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Petroleum News: coal-to-liquids study in works for Beluga coal

EXTRACT: Peterson said the relatively large size of the initial plant reflects not only the extensive track record in CTL technology of Sasol of South Africa and Shell, two companies interested in investing in the plant, but also the scope of competing projects around the world that have attracted renewed interest, thanks to high oil prices.

THE ARTICLE 

Taiwan set to join Alaska, potential investors in assessing scope and benefits of proposed 80,000 barrels-per-day Cook Inlet plant

Rose Ragsdale
For Petroleum News

Spurred by high oil prices, the world is ramping up investment in coal-to-liquids projects, a trend that bodes well for future natural resources development in Cook Inlet.

The state-owned petroleum company in Taiwan, also known as the Republic of China, is poised to sign an agreement Oct. 13 with the Alaska Industrial Development and Export Authority and a small development company, Alaska Natural Resources-to-Liquids LLC, to study the feasibility of building an 80,000 barrels-per-day coal-to-liquids plant for roughly $5 billion on the west side of Cook Inlet.

The project, envisioned near the Beluga coal fields, which have more than 1 million tons in proven coal reserves, could become a catalyst for a dramatic upsurge in resources development activity in the region.

Taiwan’s Chinese Petroleum Corp. will join the state of Alaska through AIDEA in funding a $1.5 million preliminary feasibility study of the proposed project. The study will examine all aspects of the venture from size of available coal resources to the potential of West Coast markets in the Lower 48 for the ultra-clean fuels the plant would produce.

Colorado mining consultants Pincock, Allen & Holt Inc. will assess the old coal leases in the region to determine the true size of the resource, according to Richard Peterson, president of ANRTL.

Big is better

Peterson, the principal advocate for more than a decade of a substantial resource-to-liquids project in Alaska using the Fischer-Tropsch chemical conversion process, said the feasibility study should be completed by September 2007.

“We believe that once the project is under way it will have the potential to expand as more people become interested in it,” Peterson said.

Peterson said the relatively large size of the initial plant reflects not only the extensive track record in CTL technology of Sasol of South Africa and Shell, two companies interested in investing in the plant, but also the scope of competing projects around the world that have attracted renewed interest, thanks to high oil prices.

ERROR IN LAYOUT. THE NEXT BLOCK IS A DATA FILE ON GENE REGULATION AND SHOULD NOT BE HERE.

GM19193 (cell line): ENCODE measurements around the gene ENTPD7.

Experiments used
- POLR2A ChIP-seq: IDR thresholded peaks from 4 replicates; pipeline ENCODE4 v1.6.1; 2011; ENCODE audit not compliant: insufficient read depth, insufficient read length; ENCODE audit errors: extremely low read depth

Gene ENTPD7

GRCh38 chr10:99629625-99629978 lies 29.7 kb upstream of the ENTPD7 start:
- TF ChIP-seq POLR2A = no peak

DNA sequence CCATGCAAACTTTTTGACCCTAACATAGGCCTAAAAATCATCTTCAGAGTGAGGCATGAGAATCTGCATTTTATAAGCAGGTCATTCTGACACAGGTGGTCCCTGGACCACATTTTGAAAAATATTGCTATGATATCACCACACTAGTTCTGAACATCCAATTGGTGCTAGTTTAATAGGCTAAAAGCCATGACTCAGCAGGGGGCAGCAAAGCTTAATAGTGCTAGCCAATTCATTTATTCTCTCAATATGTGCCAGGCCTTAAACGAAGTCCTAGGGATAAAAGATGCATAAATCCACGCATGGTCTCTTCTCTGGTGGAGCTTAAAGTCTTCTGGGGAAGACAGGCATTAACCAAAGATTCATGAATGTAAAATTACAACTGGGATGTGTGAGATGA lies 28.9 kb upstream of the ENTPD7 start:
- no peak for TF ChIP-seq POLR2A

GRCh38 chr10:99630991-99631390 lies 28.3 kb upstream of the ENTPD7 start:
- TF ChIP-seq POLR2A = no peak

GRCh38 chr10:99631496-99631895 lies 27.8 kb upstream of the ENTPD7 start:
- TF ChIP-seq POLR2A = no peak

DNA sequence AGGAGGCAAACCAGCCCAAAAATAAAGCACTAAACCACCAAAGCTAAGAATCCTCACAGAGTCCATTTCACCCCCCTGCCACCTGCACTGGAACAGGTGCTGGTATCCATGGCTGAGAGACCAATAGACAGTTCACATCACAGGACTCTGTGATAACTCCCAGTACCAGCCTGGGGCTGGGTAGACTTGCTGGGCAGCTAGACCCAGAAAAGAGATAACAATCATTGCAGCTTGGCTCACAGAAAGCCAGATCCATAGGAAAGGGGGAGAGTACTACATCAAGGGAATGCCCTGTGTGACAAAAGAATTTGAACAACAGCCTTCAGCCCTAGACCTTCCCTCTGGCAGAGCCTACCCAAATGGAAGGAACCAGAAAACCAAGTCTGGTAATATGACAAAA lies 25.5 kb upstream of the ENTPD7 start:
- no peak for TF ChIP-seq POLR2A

“Beluga will have 16 million to 18 million tons of coal production a year,” he said. “The size of the CTL plant is strictly the same as plants being designed and built today in other countries.”

But a Cook Inlet plant may have additional selling points, according to Peterson.

Not only can the facility draw on abundant water — a resource used in great quantities in CTL technology — it can provide 2 billion barrels of much-needed clean fuels that meet stringent requirements in the California market and jet fuel in Alaska, fuel for other major industries in Southcentral Alaska, vast quantities of carbon dioxide for enhanced oil recovery in Cook Inlet and waste heat equivalent to 6 trillion cubic feet of natural gas that could be used to generate 380 megawatts of electricity over 15 years.

“It appears we can produce far more power than would be needed in the Railbelt,” Peterson said.

Mike Barry, chairman of the Alaska Industrial Development and Export Authority, described the project at the Southcentral Alaska Energy Forum held in Anchorage Sept. 21.

Added benefits

Barry has said that AIDEA is very interested in developing the more than 50-year supply of coal resources in the Beluga coal field in ways that will bring added value to the state. He noted that Sasol’s CTL plant in South Africa produces hundreds of value-added products.

Barry cited numerous benefits of the project, including 1,300 permanent jobs (5,000 during construction).

Peterson said the CTL plant is especially desirable because it manufactures a product within the state using a natural resource rather than just exporting a resource as many past Alaska projects have done.

The CO2 by-product made in the CTL process will need to be injected into the ground unless a use can be found for it.

Peterson said CO2, used under the right conditions, can boost oil recovery in Cook Inlet’s aging fields dramatically. He cited a U.S. Department of Energy study released at the forum as evidence of the possibility.

Preliminary results from the study indicated that a carbon dioxide, enhanced-oil-recovery project in Cook Inlet could result in an additional 300 million to 400 million barrels of oil from five producing fields.

Barry said an EOR project resulting in 350 million additional barrels of oil also would provide nearly $2.75 billion in royalties and taxes to the state over 20 years.

While the estimate is based on crude oil prices ranging from $45 to $60 per barrel, Peterson said he believes enhanced oil recovery using CO2, a 40-year-old technology in the United States, would be economical at $40 per barrel.

A DOE study released in May said the process is the fastest growing oil recovery technique in the country. The CO2-recovered portion of U.S. oil production in 2004 was 206,000 barrels per day, a figure that could quadruple by 2025, the study said.

Kinder Morgan CO2 Co. L.P., the nation’s leading provider of CO2 to EOR projects, estimates that such projects can yield healthy profits when crude prices dip as low as $18 per barrel.

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